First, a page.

Can the whooping cough vaccine cause health problems?

Before the 1990s, the pertussis immunization was part of the DTP vaccine, which contained the whole cell pertussis vaccine. The public became really concerned about the side effects of DTP (even though they were generally benign ailments like high fever and soreness at the injection site), so we switched to a newer vaccine called acellular pertussis vaccine in the 1990s. The acellular pertussis vaccine is not as effective as the whole-cell vaccine.
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"There are people who have misconceptions about vaccines, such as the concern that they might cause autism – a charge that has been completely disproven," explains UCLA pediatric infectious-disease specialist James Cherry, MD. Prior to 1995, there were some negative reactions to the whole-cell DTP vaccine, but the present vaccines have had the reaction-causing components of the old DTP vaccine removed, so that reaction – fever and redness, pain at the vaccination site – is generally mild and less common. Moreover, the preservative thimerosal, which is falsely linked to autism, is now not even in the vaccine.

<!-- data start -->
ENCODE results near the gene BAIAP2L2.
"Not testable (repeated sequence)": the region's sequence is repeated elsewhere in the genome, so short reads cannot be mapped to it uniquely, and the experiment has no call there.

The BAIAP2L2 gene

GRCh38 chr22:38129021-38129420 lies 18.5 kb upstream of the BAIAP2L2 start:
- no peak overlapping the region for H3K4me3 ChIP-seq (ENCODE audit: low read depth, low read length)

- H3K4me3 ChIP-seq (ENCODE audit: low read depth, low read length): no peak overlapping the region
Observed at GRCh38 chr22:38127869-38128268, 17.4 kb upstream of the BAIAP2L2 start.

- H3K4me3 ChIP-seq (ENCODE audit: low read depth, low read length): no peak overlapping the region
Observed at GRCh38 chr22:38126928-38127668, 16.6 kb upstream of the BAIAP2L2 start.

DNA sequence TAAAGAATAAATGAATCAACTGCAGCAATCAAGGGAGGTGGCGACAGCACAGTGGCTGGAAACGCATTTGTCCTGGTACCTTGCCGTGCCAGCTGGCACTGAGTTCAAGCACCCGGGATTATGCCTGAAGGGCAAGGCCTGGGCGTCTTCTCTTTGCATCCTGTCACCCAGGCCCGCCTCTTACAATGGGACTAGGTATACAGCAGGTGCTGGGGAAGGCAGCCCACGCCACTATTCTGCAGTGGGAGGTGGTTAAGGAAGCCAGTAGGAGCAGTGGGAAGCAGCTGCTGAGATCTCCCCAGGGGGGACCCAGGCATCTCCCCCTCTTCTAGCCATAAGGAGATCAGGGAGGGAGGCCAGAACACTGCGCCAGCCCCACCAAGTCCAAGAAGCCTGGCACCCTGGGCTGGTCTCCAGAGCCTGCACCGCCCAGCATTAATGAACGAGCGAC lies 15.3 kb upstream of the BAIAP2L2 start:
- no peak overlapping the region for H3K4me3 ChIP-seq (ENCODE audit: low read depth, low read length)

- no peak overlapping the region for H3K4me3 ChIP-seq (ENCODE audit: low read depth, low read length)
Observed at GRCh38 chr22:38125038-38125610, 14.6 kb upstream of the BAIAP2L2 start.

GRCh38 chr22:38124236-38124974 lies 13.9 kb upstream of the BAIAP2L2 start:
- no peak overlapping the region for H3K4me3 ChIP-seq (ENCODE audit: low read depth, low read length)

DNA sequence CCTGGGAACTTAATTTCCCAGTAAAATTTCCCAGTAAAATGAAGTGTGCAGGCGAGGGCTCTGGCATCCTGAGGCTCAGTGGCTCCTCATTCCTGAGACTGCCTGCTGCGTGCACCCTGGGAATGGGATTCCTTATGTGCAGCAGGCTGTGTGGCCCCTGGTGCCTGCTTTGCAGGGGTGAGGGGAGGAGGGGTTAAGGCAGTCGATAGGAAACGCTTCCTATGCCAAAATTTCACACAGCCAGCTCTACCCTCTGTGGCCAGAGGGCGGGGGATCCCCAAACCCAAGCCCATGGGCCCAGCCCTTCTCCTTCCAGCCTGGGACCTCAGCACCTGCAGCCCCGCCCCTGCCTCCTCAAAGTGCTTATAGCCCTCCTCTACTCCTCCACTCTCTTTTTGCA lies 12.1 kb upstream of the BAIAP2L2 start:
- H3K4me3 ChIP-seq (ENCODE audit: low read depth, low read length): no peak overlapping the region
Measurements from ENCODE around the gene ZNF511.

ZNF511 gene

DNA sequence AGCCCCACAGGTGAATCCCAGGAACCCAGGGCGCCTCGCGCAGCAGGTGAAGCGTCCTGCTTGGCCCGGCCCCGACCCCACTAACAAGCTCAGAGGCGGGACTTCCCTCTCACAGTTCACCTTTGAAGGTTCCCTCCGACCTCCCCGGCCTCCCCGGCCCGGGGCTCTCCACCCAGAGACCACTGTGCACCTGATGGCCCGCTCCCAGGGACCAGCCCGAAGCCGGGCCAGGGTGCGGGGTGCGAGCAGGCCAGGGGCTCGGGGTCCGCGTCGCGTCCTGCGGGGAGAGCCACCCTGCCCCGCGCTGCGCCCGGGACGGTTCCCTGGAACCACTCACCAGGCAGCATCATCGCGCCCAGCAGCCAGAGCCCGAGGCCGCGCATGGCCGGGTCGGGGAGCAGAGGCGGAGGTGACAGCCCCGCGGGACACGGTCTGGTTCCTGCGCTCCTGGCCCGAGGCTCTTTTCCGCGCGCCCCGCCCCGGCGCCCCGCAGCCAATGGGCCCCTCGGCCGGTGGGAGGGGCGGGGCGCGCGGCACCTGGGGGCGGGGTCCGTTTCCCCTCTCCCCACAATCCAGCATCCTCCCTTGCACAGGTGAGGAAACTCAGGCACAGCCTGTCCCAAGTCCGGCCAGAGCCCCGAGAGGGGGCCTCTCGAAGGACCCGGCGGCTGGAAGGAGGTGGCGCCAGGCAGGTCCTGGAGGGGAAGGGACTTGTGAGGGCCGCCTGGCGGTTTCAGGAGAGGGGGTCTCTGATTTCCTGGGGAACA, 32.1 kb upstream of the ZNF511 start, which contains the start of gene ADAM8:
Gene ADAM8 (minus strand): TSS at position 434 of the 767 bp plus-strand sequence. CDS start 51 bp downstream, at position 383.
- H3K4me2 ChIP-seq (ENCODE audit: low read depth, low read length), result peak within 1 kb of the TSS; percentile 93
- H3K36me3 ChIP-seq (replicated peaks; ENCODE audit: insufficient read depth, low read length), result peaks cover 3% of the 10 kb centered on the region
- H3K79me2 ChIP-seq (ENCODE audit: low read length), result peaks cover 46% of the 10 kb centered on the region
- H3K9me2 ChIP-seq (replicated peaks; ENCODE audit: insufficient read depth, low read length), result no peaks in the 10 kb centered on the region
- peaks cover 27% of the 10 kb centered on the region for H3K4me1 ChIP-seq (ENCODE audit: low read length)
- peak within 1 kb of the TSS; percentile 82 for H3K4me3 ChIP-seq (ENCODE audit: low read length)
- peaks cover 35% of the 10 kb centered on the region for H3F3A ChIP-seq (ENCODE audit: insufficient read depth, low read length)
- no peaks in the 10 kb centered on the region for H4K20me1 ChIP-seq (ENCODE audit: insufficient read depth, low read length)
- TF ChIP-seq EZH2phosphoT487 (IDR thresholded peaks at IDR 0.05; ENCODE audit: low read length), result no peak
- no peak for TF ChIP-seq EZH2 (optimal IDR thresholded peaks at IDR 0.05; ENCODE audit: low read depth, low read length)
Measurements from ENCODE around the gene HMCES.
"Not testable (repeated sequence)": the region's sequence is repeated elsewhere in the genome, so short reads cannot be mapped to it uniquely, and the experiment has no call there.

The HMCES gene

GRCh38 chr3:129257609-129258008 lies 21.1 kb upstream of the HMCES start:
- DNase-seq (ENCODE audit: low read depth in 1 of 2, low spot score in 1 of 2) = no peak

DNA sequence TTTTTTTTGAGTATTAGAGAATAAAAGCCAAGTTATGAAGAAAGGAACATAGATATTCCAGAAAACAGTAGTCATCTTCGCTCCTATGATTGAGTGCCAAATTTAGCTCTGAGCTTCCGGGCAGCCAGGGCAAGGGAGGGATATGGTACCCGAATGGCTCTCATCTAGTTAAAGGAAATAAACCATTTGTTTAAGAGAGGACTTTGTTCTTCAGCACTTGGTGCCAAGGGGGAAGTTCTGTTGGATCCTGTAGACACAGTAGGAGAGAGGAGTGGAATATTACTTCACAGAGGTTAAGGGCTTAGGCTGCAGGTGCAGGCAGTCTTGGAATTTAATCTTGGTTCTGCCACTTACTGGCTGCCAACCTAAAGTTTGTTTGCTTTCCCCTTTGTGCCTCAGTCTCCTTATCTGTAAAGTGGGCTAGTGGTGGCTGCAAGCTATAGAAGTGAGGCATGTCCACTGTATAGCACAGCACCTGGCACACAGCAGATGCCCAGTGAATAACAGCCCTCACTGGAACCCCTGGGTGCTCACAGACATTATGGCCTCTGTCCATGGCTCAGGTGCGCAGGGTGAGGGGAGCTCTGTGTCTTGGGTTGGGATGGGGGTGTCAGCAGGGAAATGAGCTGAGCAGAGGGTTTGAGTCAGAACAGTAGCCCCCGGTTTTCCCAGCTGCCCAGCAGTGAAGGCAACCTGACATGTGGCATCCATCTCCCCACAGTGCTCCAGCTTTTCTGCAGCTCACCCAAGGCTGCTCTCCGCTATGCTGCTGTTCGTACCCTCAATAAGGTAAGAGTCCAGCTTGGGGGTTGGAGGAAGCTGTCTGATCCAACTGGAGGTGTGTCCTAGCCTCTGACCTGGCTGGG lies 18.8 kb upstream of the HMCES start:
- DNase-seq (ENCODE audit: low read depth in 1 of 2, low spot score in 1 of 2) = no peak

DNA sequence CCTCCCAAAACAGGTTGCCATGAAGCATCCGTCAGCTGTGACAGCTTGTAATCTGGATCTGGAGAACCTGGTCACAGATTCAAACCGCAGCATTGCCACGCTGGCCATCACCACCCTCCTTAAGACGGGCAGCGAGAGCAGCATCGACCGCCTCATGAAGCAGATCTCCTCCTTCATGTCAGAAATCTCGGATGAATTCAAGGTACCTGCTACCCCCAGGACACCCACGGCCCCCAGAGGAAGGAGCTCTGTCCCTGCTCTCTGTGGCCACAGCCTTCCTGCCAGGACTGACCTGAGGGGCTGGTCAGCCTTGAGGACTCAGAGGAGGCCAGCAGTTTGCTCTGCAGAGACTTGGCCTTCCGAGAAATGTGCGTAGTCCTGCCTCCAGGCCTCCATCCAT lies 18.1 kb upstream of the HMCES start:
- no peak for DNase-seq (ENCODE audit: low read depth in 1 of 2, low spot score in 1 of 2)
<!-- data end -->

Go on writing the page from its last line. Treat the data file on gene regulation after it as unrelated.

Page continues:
Continue Learning about Whooping Cough

Whooping Cough

Whooping Cough

If your child experiences uncontrollable coughing that makes it difficult for them to breathe, talk to your doctor about whooping cough. Thousands of people yearly become ill with whooping cough, which is also known as pertussis, ...

and some are hospitalized. This highly contagious illness can be very dangerous, and even deadly, in young infants. Thankfully, vaccines have helped to reduce the spread of whooping cough, although current vaccines are not 100% effective against this illness. If your child contracts this bacterial respiratory infection he or she will most likely be treated with antibiotics. To protect your children against whooping cough, talk to your doctor about vaccination
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Important: This content reflects information from various individuals and organizations and may offer alternative or opposing points of view. It should not be used for medical advice, diagnosis or treatment. As always, you should consult with your healthcare provider about your specific health needs.